Three components needed for effective, comprehensive programs are counseling regarding healthy diet and/or weight loss; counseling regarding physical activity recommendations or a physical activity program; and behavioral management techniques including setting goals and self monitoring.

Families seeking treatment for obese children should therefore consider comprehensive programs targeting weight control through healthy food choices, physical exercise, and building behavioral skills.

The task force also concluded that evidence is adequate that the harms of behavioral interventions are no greater than small, and that there is moderate certainty that the net benefit is moderate for screening for obesity in children at least 6 years old and for offering or referring children to moderate- to high-intensity interventions to improve weight status. The USPSTF did not find sufficient evidence for screening children younger than 6 years.

Although interventions that combined pharmacotherapy (sibutramine or orlistat) with behavioral interventions were associated with modest short-term improvement in weight status in children at least 12 years old, there were no long-term data on maintenance of improvement after medications were discontinued. The magnitude of the harms of these medications in children could not be estimated with certainty, but known adverse effects include elevated heart rate and blood pressure and adverse gastrointestinal tract effects.

“Areas for further research include investigations to determine the specific effective components of behavioral interventions,” the task force concludes. “Longer-term follow-up of participants in behavioral or multicomponent trials is needed to confirm maintenance of treatment effect and to assess longer-term risks and harms. Investigation is needed of more efficient, primary care–feasible interventions that use allied health professionals. More studies are needed that address weight management in minority children and adolescents, behavioral interventions in younger children (aged <5 years), and behavioral interventions in children who are overweight but not obese.”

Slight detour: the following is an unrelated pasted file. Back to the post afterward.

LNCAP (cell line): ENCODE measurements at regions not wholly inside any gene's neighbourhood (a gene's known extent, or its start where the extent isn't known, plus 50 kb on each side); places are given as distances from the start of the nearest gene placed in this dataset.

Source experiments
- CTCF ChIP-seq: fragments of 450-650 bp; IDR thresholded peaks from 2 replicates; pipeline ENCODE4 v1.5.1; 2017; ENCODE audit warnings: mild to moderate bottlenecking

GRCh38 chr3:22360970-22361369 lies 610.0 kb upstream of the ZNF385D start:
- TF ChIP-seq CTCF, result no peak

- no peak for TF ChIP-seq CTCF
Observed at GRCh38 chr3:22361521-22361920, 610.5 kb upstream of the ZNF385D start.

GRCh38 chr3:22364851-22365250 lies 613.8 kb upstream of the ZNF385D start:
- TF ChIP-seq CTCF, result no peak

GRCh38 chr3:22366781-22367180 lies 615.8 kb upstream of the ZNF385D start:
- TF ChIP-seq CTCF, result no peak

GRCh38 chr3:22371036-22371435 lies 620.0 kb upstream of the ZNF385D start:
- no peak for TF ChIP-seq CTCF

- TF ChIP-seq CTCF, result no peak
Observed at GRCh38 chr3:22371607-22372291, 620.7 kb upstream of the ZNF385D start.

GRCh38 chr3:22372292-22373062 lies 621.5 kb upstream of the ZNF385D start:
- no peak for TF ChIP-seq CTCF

In an accompanying commentary, pediatrician and American Academy of Pediatrics Board of Directors member Sandra Hassink, MD, FAAP, from A. I. Dupont Hospital for Children in Wilmington, Delaware notes that the American Academy of Pediatrics supports the USPSTF recommendations but also recommends routine obesity screening of children beginning at age 2 years.

“Recognition that screening is the first step to individual evaluation and counseling for obesity prevention and treatment should be standard in practice now,” Dr. Hassink writes. “Working with families to screen for high-risk nutrition and activity behaviors that contribute to obesity in early childhood must be part of that task. With that said, the current USPSTF report is significant because it provides evidence that obesity treatment can be effective and extend beyond the immediate intervention and that pediatricians in the context of a medical home model that supports multidisciplinary care, with the appropriate supports of training and reimbursement, can provide effective obesity prevention and treatment for the families and children in their care.”

The statement, review, and commentary authors have disclosed no relevant financial relationships.

Pediatrics. Published online January 18, 2010.